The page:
Posted tagged ‘feeders’

“In my South, the most treasured things passed down from generation to generation are the family recipes.”

July 14, 2018

Today is already hot, but I am cool here in the den though I do expect the air conditioner will be needed in the not too distant heat of the day. The breeze is steady. I can see it ruffling the leaves in the backyard. I’ve started a new book so I may relocate to the deck a bit later and read the day away.

My neighborhood is quiet now. I could hear mowers earlier, but they’ve moved on. The birds are singing. My feeders are filled so they’ll be dropping by to munch. I saw chickadees earlier.

I have to water the deck plants. That’s it for the day’s chores. I suppose I could find more to do but I can’t imagine why I’d look.

Yesterday I read a book and munched on Twizzlers while I was reading. An order had come from a candy site. The box had those Twizzlers, anise bears and some candy and nuts for movie night. I love the taste of anise especially those round cookies with white frosting and colored sprinkles. My uncle used to make some for me every Christmas. He did share his baking secret. Use anise oil, not anise extract. He even gave me the recipe.

My mother once gave me a small, three ring notebook. It was for recipes. The cover had pots and pans and kitchen utensils on it. My mother had given some blank pages to mostly relatives and asked them to write down recipes for me and to sign each page. I thought that one of the greatest Christmas gifts. I have made apple cake, the anise cookies, a strawberry dessert, some bread, a grasshopper pie and a couple more. Three of the contributors have passed, but I have this wonderful legacy from each of them.

The clouds have started coming and going though rain is not predicted. The breeze has picked up a bit; maybe it has even become a wind. I can feel it blowing through the back door screen. I may just sit here with my Twizzlers and watch bad black and white science fiction. I’m thinking that’s a perfect Saturday afternoon for me.

 

“Never fire a laser at a mirror.”

October 17, 2017

Last night was seasonably cold. When I woke up, the house was down to 64˚, too cold for me. I grabbed my sweatshirt and turned on the heat to warm the house. Coffee helped to warm me.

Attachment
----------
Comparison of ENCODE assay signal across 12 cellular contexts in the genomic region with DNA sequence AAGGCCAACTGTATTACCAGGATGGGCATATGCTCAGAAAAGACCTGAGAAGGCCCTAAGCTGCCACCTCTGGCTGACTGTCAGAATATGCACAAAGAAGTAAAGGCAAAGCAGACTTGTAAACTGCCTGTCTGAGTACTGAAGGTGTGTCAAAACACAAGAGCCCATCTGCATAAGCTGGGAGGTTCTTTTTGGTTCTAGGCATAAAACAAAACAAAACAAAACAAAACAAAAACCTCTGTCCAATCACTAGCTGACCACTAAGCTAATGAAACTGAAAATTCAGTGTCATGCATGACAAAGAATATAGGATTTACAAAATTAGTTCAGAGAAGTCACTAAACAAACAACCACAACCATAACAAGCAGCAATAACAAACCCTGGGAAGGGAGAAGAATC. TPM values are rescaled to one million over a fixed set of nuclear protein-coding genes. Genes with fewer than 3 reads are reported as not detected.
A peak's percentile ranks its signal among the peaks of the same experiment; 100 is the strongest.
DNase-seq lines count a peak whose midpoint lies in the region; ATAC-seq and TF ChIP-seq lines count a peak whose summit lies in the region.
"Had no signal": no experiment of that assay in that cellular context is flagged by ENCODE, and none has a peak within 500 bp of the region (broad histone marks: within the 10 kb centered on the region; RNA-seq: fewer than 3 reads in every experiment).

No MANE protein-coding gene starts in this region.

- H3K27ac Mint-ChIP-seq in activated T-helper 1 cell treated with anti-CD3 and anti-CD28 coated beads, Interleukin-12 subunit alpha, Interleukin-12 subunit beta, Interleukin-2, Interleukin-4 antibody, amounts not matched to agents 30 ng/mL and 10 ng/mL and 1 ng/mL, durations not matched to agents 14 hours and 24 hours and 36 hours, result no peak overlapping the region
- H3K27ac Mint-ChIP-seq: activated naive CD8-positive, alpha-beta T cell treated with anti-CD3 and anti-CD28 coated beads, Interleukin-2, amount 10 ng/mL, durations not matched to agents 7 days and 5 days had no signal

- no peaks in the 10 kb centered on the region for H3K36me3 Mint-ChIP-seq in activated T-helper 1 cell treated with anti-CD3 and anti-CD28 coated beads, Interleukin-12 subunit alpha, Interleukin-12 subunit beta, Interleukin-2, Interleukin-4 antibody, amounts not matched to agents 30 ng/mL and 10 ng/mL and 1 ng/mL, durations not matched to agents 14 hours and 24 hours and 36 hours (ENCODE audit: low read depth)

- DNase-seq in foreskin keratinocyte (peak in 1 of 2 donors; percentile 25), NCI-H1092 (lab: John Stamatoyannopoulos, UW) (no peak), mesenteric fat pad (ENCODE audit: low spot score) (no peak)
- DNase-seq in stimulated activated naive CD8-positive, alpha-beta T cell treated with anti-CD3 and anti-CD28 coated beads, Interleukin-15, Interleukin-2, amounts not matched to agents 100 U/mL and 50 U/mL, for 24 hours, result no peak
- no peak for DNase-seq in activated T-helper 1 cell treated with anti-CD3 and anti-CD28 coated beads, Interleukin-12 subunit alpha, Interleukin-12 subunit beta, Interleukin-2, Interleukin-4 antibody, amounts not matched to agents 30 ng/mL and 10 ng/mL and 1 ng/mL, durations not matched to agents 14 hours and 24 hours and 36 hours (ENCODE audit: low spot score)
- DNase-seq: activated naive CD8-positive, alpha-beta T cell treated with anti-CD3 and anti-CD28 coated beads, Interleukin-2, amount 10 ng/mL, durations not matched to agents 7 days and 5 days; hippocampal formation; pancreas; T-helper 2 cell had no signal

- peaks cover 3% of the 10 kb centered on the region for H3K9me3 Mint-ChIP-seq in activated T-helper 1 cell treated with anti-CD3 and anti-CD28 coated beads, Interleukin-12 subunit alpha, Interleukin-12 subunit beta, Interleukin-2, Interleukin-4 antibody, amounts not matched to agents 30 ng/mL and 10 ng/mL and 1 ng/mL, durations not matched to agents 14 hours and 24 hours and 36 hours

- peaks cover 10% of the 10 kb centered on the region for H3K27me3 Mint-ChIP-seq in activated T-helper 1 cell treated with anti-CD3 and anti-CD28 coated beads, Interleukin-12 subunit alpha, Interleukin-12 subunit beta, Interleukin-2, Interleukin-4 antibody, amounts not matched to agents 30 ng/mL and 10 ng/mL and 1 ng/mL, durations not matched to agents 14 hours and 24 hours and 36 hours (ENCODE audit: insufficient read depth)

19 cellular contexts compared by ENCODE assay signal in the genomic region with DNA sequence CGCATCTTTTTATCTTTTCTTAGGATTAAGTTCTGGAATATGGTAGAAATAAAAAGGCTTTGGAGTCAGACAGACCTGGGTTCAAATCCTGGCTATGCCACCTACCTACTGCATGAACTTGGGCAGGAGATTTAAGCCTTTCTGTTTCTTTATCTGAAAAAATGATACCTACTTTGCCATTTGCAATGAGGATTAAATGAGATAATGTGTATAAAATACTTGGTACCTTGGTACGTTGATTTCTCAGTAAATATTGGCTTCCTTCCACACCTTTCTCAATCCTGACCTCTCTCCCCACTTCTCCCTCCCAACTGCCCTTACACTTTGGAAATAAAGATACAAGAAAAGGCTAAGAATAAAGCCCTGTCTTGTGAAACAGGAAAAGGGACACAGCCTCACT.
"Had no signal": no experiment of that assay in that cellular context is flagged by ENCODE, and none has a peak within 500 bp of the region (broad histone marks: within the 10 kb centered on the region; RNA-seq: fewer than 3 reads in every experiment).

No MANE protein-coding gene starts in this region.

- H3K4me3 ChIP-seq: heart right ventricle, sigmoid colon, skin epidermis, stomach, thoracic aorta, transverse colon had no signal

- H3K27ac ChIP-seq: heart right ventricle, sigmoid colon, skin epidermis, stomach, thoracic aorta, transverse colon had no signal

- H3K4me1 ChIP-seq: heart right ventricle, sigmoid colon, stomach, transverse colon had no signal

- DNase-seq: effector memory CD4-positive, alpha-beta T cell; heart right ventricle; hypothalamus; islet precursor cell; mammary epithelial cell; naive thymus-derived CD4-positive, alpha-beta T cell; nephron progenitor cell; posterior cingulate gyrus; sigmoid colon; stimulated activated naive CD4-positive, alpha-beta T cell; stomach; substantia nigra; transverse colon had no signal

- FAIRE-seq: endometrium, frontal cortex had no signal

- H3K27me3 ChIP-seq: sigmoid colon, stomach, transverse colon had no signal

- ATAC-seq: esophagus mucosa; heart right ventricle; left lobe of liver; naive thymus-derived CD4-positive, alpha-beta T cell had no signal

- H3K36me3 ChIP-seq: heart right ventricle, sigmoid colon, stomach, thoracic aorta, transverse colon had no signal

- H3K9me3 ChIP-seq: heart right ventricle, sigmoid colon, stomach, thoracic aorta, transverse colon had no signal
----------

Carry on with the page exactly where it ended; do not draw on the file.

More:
The day is beautiful with a bright, squint your eyes sort of sun and deep blue skies. A few thin branches high in the oak trees are swaying. Dead leaves are falling, some slowly, some far more quickly to the ground. The bird feeders need my attention. I also need to fill the suet feeders.

I took my time this morning. Usually I am quick to get my papers and to take Miss Gracie out to the back yard. Instead, I sat inside for while finishing a book. When I finally did go out, I met my friend Tony walking Darcie, his westie. We chatted, and he helped me empty my trunk of seeds and canned animal food. I saw a dead rabbit in the space between my house and my neighbor’s house. Sadly, I think it is rabbit I came to know. It visited my yard all summer. Tony offered to bag the rabbit so I could take it to the dump, but I knew I’d have trouble doing that so I thanked him and said I’d bury it or have my neighbor bury it. I’m going to miss my rabbit.

YouTube is on. I’ve been watching those black and white science fiction movies from the 50’s all morning. The Giant Claw is my favorite so far. It was awful, even laughable, but that’s its best feature. The giant claw belongs to a giant bird with eyes which never move. It eats planes, trains, cars and people. It scooped parachutists from the sky with its mouth. The movie has all the best elements: a hero, his new found love, a scientist of sorts, city crowd scenes where men wearing overcoats and fedoras run along side women wearing dresses, hats and heels, all trying to escape the falling buildings destroyed by the bird. I loved this movie.

I have nothing planned for today, and that’s just fine with me.

“Ever director has at least 10 bad films in them.”

September 21, 2017

Jose has found a home. It is sitting right over Cape Cod and bringing rain and intermittent winds. This is day three of the rain. It is also day three of gusts up to 65 MPH. Out my window, I can see my backyard trees bending and swaying and the top branches of the oak trees are whipping back and forth. Jose, now a tropical storm, will hang around for a few days more.

The winds don’t bother the birds. Five gold finches were sharing a thistle feeder and a chickadee was waiting in the wings. I had filled all the feeders a couple of days ago so I’m hoping they’ll last just a bit longer, until the rain stops.